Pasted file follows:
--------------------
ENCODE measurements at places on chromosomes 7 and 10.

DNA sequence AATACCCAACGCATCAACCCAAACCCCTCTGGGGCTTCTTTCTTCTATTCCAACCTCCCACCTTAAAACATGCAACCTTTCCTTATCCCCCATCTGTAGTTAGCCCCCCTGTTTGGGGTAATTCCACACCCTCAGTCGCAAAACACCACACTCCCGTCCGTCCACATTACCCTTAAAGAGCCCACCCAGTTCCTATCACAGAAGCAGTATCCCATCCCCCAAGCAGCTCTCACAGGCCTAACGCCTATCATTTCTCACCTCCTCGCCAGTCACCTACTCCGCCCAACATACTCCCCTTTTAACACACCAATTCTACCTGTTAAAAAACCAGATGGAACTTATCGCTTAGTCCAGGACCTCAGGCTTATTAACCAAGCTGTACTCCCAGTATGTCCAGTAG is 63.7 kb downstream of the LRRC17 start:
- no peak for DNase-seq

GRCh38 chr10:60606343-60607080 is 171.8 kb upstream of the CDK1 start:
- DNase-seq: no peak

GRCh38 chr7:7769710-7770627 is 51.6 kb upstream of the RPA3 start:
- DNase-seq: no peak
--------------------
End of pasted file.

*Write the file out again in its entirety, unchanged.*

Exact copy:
ENCODE measurements at places on chromosomes 7 and 10.

DNA sequence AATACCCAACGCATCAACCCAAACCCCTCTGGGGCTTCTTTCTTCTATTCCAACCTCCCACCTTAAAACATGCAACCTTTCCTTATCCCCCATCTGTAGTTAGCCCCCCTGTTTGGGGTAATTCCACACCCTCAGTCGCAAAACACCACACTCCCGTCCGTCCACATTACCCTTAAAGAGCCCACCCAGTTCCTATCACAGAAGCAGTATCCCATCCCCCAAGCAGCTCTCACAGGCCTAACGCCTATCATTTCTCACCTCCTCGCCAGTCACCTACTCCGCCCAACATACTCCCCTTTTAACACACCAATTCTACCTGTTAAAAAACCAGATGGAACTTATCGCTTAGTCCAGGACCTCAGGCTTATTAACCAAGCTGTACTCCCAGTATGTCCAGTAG is 63.7 kb downstream of the LRRC17 start:
- no peak for DNase-seq

GRCh38 chr10:60606343-60607080 is 171.8 kb upstream of the CDK1 start:
- DNase-seq: no peak

GRCh38 chr7:7769710-7770627 is 51.6 kb upstream of the RPA3 start:
- DNase-seq: no peak